The trees were starting to stain their autumn golds, reds, and browns, when Todd Smith found the body of Rachel Bray lying on the tracks still dressed in her wedding dress. Her hands folded on her chest still clutching her bridal bouquet. Even her one carat diamond engagement ring was still on her finger. But she was dead all right. Circular bruises wrapped her neck, and the tiniest trail of blood had dried in a line from the corner of her lipstick down her chin. Her eyes were open and she seemed to be staring up at the sky. According to the medical examiner’s report, there wasn’t a single sign of a defensive wound, and apart from the necklace of bruises, Rachel had been perfectly healthy.
Willie Mae had heard all kinds of talk ranging from suicide to cold-blooded murder raging through the diner. Even now as she sat a double stacked ham sandwich in front of Sheriff Taylor, the table beside him was discussing their thoughts about who would murder such a sweet and kind girl.
Sheriff Taylor picked up his sandwich and bit into it. Willie Mae patted his shoulder, as she shot the table behind him the stink eye.
“I don’ know what’s happenin’, Willie Mae.” Sheriff Taylor took a swig of his sweet tea. “The whole damned town is fallin’ apart.”
Willie Mae slid into the booth with him. “You’ll figure it out, Sheriff.”
“I’ve exhausted every single one of my leads. The husband-to-be said Rachel had been at the church two hours before she…” Sheriff Taylor trailed off. “He talked to her, because his mama was worryin’ about seatin’ at the reception. Her mama said, she left Rachel alone at the church for less than ten minutes to run to the Dollar General to pick up some super glue. When she got back Rachel was gone. Not a single other person saw Rachel that day.”
“Maybe Rachel had to run an errand,” Willie Mae suggested.
“In her wedding dress?” Sheriff Taylor questioned. “Besides her car was still at the church. Everything was still there, even her wallet with over three hundred bucks in it. It jus’ don’ make any sense!”
Willie Mae couldn’t answer him. She couldn’t even offer advice. She squeezed his arm and got up. “I don’ know, Sheriff. Maybe she was just a victim of someone passing through town. Shady Grove isn’t a huge place, but we do get some travelers now and again.”
“Yeah, only I asked Gwen at the bed and breakfast if she had any visitors. She said last three to stay there were over a month ago. Folks don’t travel much in October. I guess it’s possible it was just some random stranger passing by the church on their way elsewhere, but it all seems a bit too convenient to me.”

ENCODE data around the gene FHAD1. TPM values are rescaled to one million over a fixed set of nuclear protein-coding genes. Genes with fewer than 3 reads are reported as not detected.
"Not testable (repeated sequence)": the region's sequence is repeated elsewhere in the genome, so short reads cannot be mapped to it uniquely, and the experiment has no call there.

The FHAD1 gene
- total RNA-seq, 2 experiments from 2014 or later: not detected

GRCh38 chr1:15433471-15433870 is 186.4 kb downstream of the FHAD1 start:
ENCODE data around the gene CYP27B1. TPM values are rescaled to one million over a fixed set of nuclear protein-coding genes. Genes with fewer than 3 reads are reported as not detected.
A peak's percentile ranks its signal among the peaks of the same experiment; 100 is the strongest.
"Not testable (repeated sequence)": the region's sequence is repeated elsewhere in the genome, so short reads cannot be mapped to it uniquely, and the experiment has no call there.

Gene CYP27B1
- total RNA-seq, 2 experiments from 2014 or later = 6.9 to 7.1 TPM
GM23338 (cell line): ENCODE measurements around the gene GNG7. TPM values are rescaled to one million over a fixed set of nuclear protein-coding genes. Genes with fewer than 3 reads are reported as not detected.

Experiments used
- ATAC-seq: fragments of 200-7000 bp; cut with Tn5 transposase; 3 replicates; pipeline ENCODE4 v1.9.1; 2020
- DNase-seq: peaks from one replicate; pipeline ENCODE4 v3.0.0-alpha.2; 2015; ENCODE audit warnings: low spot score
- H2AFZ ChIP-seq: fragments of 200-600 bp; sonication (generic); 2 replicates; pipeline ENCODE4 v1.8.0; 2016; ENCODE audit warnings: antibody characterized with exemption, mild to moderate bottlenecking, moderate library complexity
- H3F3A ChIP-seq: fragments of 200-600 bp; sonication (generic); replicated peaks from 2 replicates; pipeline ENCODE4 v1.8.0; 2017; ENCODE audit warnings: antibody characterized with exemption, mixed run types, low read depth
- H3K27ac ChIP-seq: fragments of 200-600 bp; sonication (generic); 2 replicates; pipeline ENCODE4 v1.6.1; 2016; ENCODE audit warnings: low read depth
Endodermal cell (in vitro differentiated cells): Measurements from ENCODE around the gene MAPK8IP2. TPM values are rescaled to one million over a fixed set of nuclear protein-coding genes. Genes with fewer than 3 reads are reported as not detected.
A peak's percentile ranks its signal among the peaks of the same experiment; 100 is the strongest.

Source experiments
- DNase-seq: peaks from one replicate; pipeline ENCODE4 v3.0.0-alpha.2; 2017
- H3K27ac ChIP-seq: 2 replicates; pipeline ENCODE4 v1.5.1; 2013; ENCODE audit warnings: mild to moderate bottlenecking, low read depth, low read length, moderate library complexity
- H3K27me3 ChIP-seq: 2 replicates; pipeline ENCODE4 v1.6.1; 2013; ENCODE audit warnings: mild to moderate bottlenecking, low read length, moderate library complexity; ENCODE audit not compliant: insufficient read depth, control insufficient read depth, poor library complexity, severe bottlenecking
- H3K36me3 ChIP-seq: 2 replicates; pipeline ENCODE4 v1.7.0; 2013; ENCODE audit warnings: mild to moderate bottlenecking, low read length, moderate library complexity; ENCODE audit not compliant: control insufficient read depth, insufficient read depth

“You thinkin’ it was someone local?” Willie Mae whispered.
Sheriff Taylor shrugged. “Seems likely, but I ain’t gonna say that for certain.”
“So you’re sayin’ that…”
“Willie, I’m not sure what I’m saying. Nothing makes sense. An’ I feel like I’m fishing in a lake with no fish. They say she died of asphyxiation, only why hang yourself on your wedding day?”
Willie patted the hand clenching his fork in a white-knuckled grip. Sheriff Taylor sighed. “Maybe she was having problems with her beau,” she offered.
“I talked to him an’ their families,” Sheriff Taylor said. He leaned forward, crooking a finger in Willie’s direction. She leaned forward. “Rachel was pregnant. THat’s why they moved the weddin’ up a month.”
Willie’s hands flew up to her mouth. “Dear Lord above!”
Sheriff Taylor shrugged. “That’s why she wouldn’t have hung herself. Besides the fact that no rope was found anywhere. An’ there were no signs of struggle at the church.” The sheriff drained the last dredges of his tea. “Just a good thing that the nine and three-thirty trains see the bodies before they get run over too.”
Todd Smith edged toward them from his usual table in the back. As soon as he reached the table he asked, “Any luck on Rachel, Sheriff?”
Sheriff Taylor looked like he wanted to cuss as Willie Mae excused herself to check on the other patrons. She’d ceased calling them simply customers years ago. She patted Todd’s should as she passed.
“I’ll bring both you boys a slice of coconut pie and another refill for your sweet teas.” She hadn’t served blackberry cobbler since George met the 3:30. Call her superstitious or not, she’d long since learned it was best not to tempt fate.
Her mind whirled. For once, it seemed, the small town rumor mill was right. A killer lurked in Shady Grove.
Nearly a year later when the last customer had long since departed Willie Mae’s diner, and since she just lived right behind it, she sat down in one of the rocking chairs on the front porch. August was hot and humid, but that was normal. The mercury still hovered at the 93 degree mark, even though the sun was almost completely hidden behind Gopher Mountain. Not even the barest breeze stirred the thin branches of the weeping willow wilting beside the dry creek bed.
Willie Mae sighed. In the two weeks following Rachel’s death, three other bodies had been found on the railroad tracks under the Shady Road bridge. Over the course of the last ten months nearly twenty-five people, some townsfolk and four were tourists that seemed enthralled with the urban legend that begin with George and Rachel, lost their lives to the tracks. Every person. Every death. The same.
Willie Mae rocked slowly listening to the night bugs and sniffing the sweet stench of late summer decaying underbrush. The only marks on any of the bodies, were the rings on their necks. Except for Frank Grant, he had that mark on his cheek from having his skin cancer removed four days before he’d been found still in his overalls, lying peaceful on the tracks – dead.
It just didn’t make a lick of sense. The murdered people were good folks. The sheriff’s office had no clues, no hints even to anyone who may be a murderer. Nothing. There was absolutely nothing, except for the bodies. Nothing else was going on in town, no stealin’, no anything. Business as usual.